Participation of Minorities

Since Sri Lanka gained independence from Britain in 1948, relations between the majority Sinhalese and minority Tamil communities have been strained. Rising ethnic and political tensions, along with ethnic riots in 1956, 1958, 1977, 1981 and 1983, led to the formation and strengthening of militant groups advocating independence for Tamils. The ensuing civil war resulted in the deaths of more than 100,000 people and the forced disappearance of thousands of others. The civil war ended in 2009 but there are continuing allegations of atrocities being committed by the Sri Lankan Military and the rebel Liberation Tigers of Tamil Eelam (LTTE) during its final months.

In 1987 the Indo-Sri Lanka accord aimed at curbing the tension between Tamil and Sinhalese communities through some degree of devolution of powers to provinces. In accordance with this treaty, the 13th Amendment to the 1978 Constitution created provincial councils and required the government to merge areas of Tamil population in the North and the East of the country into a single administrative unit. The merger was initially meant to be a temporary measure until a referendum took place but it was repeatedly postponed and in 2006 was declared illegal by the Supreme Court of Sri Lanka.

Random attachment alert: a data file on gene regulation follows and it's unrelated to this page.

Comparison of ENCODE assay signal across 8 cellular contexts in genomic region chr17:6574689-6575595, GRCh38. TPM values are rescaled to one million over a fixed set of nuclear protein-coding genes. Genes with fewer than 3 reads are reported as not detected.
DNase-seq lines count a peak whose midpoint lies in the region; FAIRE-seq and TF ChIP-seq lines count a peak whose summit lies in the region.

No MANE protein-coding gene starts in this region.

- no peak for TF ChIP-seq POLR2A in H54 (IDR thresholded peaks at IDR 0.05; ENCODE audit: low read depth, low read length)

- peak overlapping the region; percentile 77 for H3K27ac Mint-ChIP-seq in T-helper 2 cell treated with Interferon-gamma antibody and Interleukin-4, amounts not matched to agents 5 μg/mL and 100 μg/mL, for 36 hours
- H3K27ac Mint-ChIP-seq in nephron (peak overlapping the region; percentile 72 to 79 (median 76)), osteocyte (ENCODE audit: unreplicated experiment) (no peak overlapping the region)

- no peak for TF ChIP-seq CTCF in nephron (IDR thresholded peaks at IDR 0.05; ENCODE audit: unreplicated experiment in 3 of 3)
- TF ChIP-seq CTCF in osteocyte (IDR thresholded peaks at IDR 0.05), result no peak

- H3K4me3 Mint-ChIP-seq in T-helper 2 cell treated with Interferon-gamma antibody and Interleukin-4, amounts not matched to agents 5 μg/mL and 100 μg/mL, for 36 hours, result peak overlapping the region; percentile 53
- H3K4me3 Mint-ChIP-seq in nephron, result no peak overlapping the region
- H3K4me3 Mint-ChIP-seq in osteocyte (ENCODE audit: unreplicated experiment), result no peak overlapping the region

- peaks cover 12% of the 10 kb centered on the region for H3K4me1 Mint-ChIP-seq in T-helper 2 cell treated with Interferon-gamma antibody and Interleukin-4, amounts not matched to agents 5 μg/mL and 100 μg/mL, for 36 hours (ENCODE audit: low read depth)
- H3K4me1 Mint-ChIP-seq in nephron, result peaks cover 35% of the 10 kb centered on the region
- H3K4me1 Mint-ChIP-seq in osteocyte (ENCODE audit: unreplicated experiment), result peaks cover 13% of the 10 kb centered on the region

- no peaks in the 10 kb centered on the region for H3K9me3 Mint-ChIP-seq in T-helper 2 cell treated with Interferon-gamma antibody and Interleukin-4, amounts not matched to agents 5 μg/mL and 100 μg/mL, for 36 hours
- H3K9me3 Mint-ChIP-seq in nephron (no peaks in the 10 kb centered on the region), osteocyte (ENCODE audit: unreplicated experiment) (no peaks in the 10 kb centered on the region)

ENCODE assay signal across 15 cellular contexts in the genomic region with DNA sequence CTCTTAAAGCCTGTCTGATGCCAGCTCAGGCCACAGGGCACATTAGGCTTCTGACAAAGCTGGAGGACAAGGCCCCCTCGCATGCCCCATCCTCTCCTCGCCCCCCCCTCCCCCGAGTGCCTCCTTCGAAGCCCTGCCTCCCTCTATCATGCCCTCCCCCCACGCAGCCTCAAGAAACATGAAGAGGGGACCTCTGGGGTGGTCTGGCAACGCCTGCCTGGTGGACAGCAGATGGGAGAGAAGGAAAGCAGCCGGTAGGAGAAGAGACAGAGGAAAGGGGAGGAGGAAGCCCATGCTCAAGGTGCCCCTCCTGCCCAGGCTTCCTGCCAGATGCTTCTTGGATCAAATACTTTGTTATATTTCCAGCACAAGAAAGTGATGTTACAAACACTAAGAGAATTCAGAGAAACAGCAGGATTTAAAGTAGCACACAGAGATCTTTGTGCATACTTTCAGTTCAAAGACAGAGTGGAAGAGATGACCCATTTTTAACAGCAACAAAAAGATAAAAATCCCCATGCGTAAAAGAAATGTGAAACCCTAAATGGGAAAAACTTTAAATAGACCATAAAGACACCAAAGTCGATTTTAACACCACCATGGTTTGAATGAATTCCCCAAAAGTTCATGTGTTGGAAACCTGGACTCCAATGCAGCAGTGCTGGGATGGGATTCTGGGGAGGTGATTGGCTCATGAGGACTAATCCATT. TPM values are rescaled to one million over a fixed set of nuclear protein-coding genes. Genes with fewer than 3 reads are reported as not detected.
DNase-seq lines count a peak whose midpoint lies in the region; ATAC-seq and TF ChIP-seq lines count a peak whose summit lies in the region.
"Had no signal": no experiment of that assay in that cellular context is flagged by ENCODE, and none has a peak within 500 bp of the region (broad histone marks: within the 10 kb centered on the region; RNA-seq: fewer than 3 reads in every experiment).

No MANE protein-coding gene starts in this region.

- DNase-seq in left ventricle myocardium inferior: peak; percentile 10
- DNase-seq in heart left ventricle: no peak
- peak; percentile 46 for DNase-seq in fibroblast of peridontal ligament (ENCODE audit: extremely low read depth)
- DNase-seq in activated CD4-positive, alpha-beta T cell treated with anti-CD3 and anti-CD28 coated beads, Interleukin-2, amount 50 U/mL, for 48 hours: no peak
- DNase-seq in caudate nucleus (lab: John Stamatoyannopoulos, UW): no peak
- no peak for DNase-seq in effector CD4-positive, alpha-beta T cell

Following the military defeat of the LTTE in 2009, most Tamil activists have favored Tamil autonomy within a unitary state rather than independence. Tamils and other minorities in the country still have many grievances, including improper implementation of the 13th Amendment and human rights abuses from the central government and the military. Religious tensions are still very present throughout the country, and cristallise around Article 9 of the 1978 Constitution establishing Buddhism as the foremost religion and a duty for the Sri Lankan state to protect and foster the Buddha. In October 2006, the UN Special Rapporteur on minority issues released a statement calling for the government to guarantee more inclusive governance and effective participation of minorities and the respect of political, linguistic and religious rights.


Resources :

LINK : Sri Lankan Elections: Not Just a Victory for Minorities- The Platform (2015)  
LINK : Minorities Taking the Revenge: Reading Sri Lanka Election Results 2015- Colombo Telegraph (2015)  
LINK : Minorities’ support for opposition intensifies election race in Sri Lanka- Xinhua Net (2014)  
LINK : Minorities’ Support for Opposition Intensifies Election Race in Sri Lanka- (2014)  
LINK : Elections and Minorities: Present Problems and Alternatives for the Future- Centre for Policy Alternatives (2010)   
PDF : Elections and the Roles of Minorities: Present Problems and Alternatives for Future (Centre for Policy Alternatives: 2010)


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